Reprinted from yesterday's late editions.

Watching the Dance Theater of Harlem launching its week's engagement at the Carter Barron Amphi-theater Tuesday night made one wonder all over again why the troupe had appeared in Washington so infrequently. It's a grand looking outfit, clearly in the front rank of ballet companies of comparable size.

Though it is exceedingly youthful by ballet standards - the first performances were in 1967 - DTH has developed both an assured, cohensive ensemble and some individual dencers of impressive stature. The company had, moreover, a distinctive persona, not merely because it is a black troupe, but through its repertoire performing style and characteristic verve.

THe opening night performance, a benefit for Washington's Ebony Impromptu Theater Company, drew some 2,000 warmly appreciative spectators.

A modern and a traditional pas de deux: "Holberg Suite," a company showcase by DTH founder and co-director Arthur Mitchell: George Balanchine's abstract, neo-classic "Agon" and Geoffrey Holder's colorfully ethnic "Dougla" made up the sensibly balanced program, allowing a rounded portrait of the company's isiomatic spectrum.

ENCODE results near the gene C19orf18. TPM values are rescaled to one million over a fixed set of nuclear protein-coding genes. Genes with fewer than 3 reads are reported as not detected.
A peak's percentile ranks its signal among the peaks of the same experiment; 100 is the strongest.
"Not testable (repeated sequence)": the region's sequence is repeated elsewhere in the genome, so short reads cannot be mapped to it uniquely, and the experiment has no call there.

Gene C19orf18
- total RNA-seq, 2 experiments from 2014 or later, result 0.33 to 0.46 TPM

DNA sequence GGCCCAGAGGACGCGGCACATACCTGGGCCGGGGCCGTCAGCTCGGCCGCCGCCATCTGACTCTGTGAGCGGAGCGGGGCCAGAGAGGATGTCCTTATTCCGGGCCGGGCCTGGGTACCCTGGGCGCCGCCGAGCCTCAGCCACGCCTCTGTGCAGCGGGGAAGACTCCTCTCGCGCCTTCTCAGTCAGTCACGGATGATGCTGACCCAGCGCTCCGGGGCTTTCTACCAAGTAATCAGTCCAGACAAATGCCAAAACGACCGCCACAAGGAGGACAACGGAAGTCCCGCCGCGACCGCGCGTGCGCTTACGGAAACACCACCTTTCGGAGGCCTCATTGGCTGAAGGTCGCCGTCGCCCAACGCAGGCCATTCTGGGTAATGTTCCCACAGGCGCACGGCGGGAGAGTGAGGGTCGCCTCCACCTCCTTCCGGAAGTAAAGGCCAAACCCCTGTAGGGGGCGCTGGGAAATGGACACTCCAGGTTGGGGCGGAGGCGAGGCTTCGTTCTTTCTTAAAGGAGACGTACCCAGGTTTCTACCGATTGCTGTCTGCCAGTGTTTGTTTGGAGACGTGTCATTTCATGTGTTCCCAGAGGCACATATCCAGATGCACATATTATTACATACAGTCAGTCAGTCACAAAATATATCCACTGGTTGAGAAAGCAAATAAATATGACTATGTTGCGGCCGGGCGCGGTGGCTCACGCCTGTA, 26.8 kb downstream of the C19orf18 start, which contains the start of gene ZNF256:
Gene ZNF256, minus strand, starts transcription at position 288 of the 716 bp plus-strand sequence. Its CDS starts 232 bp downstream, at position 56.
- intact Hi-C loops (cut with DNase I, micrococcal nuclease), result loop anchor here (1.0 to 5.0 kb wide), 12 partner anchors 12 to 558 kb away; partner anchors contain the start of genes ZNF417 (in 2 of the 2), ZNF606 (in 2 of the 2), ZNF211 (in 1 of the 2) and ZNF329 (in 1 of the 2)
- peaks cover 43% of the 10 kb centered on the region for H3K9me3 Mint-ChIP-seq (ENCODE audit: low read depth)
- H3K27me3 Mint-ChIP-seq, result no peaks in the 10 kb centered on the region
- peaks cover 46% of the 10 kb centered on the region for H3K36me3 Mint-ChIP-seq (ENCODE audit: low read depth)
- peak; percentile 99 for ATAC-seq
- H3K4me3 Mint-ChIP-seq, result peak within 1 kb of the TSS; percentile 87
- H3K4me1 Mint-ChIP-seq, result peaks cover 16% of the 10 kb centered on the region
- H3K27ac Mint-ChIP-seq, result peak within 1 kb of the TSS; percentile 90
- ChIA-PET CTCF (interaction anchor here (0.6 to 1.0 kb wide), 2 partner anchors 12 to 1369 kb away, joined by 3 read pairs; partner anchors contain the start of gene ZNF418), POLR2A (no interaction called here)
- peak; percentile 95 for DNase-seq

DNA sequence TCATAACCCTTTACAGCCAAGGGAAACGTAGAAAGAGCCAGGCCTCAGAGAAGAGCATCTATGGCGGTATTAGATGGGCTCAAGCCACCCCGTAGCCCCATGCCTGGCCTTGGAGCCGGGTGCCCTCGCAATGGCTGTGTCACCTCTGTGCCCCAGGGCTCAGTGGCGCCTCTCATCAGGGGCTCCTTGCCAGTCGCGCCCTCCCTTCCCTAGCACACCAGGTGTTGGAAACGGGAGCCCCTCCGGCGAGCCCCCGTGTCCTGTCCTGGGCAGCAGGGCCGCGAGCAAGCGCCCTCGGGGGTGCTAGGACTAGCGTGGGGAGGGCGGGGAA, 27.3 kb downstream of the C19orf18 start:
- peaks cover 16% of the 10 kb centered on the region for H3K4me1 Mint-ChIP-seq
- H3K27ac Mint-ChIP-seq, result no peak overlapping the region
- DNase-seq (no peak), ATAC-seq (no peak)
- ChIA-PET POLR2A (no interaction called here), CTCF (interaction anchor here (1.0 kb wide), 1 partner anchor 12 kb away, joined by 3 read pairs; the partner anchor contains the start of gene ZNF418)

"Holberg Suite" is a modest, tateful and agreeably designed ballet to Grieg's score of the same name, full matching and opposing symmetries in the Balanchine manner. It stretches the company just far enough technically to exhibit its strongest points, without pushing to ostentatious extremes. Virginia Johnson stood out in the third movement allegro work. Ronald Perry's precise beats and Melva Murray-White's sprintly legs lent just the right dash to the finale.

Most memorable of all was Lydia Abarca, who was outstanding throughout the evening. Handsomerly coupled with Stephnie Dabney, Karen Brown and Roman Brooks in the fourth movement adagio, she danced with a wonderfully gliding, lyrical quality that filled out each musical phrase. She showed the same softness and elegance of line in a "Romeo and Juliet" pas de deux with paul Russell.

Her greatest triump was the ex-acting pas de deux in "Agon," with Mel Tomlinson as her spendidly poised partner. The company misses some of the flinty angularity of this masterpiece, but gives it a very polished, sympathetic rendering nonetheless.